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RFID Goes to Medical School

The Paul L. Foster School of Medicine, in Texas, is saving time and money by tracking state-of-the-art equipment used to enhance learning.
By Bob Violino
Oct 19, 2010—The Texas Tech University Health Sciences Center (TTUHSC) is a six-school institution established to provide health-care education, patient care and clinical research. At its Paul L. Foster School of Medicine, located in El Paso, the Advanced Teaching and Assessment in Clinical Simulation Center (ATACS) features state-of-the-art equipment used to enhance learning. Many items at the facility—including laptop computers, projectors, stethoscopes, mannequins, skeletons, IV pumps and EKG monitors—are mobile, and some are expensive.

The Paul L. Foster School of Medicine
Whenever a new asset was delivered to the school, information regarding that item was manually entered into a database, and the asset was then placed in a particular room for use by a teacher or student, or was moved into storage. Locating and tracking items after they were logged into the system was difficult, says J. Hector Aranda, the Paul L. Foster School of Medicine's unit manager of clinical simulation. "We had to remember who used it last, or where it was last seen," he explains. "When having to take inventory, a spreadsheet was printed out, and it was like a treasure hunt trying to find numerous assets." As a result, the inventory process typically took several days, if not weeks.

To improve its inventory-management process, reduce the time needed to locate assets used for teaching and training, and cut losses due to theft and other reasons, the school's managers decided they needed a technology-based solution. At first, they considered employing bar-code technology, but that was deemed inadequate for what the institution hoped to achieve. "The problem with a bar-code reader is having a line of site in order for the scanner to read the tag," Aranda says. "This would take a lot of time, since each individual tag would have to be physically read."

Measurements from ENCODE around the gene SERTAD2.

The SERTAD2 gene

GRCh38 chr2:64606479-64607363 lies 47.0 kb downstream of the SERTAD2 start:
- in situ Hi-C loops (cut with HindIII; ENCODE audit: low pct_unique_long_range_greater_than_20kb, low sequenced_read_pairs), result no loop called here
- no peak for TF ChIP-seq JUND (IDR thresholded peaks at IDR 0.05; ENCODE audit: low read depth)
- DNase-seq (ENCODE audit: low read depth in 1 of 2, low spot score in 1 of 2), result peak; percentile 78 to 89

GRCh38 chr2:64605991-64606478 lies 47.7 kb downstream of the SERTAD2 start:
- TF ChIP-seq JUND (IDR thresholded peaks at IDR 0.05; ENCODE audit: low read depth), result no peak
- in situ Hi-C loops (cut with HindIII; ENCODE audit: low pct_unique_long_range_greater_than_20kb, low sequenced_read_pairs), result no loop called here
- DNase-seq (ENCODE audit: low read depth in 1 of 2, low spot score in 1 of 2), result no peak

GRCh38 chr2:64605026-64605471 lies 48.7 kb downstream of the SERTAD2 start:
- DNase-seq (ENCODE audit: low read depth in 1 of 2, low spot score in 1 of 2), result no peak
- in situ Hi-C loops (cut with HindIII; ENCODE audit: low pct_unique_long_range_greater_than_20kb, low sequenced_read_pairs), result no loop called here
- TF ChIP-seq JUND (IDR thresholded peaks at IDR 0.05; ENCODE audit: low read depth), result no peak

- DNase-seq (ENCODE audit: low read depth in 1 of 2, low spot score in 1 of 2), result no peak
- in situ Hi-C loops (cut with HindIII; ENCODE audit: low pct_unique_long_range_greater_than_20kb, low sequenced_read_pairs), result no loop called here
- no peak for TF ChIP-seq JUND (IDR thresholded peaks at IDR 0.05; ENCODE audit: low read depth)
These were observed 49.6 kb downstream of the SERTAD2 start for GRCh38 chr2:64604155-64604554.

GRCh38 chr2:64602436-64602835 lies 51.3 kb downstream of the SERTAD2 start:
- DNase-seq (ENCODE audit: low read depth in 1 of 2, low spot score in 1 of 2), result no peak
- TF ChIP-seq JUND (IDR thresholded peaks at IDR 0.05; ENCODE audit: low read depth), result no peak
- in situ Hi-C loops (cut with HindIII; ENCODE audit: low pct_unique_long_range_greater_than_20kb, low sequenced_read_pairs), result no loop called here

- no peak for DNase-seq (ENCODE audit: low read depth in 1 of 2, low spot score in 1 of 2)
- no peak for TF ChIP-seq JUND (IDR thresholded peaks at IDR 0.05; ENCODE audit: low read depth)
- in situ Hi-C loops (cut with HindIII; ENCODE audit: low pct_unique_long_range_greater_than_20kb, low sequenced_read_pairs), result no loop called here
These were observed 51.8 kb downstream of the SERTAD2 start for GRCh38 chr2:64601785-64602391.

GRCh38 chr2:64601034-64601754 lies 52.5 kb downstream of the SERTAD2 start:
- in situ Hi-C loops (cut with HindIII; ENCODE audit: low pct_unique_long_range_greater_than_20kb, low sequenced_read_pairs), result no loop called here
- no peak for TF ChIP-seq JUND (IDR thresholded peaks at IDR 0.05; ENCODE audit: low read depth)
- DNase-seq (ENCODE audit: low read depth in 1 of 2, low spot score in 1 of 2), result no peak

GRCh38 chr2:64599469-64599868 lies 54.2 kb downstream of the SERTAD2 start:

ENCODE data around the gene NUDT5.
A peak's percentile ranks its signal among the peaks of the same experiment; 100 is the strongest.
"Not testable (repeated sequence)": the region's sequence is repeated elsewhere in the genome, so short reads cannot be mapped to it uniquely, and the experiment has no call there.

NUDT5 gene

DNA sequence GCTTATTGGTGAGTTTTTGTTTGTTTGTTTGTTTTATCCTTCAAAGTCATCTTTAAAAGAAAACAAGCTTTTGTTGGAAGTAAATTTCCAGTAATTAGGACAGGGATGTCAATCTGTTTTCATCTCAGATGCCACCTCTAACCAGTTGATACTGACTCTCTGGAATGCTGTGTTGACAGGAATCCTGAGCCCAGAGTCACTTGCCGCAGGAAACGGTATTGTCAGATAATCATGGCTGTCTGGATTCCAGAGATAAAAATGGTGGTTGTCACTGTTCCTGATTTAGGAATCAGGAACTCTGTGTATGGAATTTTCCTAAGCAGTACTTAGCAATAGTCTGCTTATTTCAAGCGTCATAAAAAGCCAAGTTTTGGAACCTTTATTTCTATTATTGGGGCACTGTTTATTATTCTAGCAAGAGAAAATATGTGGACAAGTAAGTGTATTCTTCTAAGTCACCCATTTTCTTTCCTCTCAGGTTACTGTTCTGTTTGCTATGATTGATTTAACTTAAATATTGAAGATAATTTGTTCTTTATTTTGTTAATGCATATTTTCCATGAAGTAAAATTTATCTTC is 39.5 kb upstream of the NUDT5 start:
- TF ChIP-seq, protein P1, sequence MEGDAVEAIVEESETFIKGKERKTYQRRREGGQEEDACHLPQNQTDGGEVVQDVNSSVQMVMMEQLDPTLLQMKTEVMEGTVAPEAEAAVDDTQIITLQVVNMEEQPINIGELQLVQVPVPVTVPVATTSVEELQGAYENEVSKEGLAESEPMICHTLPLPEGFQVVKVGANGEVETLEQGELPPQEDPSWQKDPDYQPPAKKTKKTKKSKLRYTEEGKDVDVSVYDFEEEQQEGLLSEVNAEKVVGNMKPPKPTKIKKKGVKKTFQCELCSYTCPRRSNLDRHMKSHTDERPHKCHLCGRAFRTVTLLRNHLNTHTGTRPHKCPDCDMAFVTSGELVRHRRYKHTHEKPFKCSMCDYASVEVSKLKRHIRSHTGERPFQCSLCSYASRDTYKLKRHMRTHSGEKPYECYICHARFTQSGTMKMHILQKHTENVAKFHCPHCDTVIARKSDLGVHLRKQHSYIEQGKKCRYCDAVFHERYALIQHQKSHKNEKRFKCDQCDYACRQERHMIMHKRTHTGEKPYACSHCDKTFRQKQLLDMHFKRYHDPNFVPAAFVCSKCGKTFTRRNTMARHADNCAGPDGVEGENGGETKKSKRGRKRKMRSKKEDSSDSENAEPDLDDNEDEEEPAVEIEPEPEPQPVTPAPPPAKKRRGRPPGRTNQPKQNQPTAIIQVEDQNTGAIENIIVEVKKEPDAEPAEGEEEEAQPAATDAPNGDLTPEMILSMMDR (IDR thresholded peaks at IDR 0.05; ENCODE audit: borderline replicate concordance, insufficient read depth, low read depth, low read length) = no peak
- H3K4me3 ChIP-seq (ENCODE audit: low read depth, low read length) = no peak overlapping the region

So the school looked into RFID technology, and decided it would be more suitable. In fall 2009, an RFID system provided by Radiant RFID, in Austin, Texas, was deployed to manage inventory and track assets used at ATACS. When the system was installed, Aranda's team began applying tags to existing items. The process took several months, he says, with the group tagging approximately 400 assets during the first month, beginning with particularly popular items, such as laptops. The team now tags new assets as they arrive at the facility. According to Aranda, the RFID system provides significant process improvements when it comes to tracking the school's more than 1,500 assets.

The Advanced Teaching and Assessment in Clinical Simulation Center features state-of-the-art equipment used to enhance learning.
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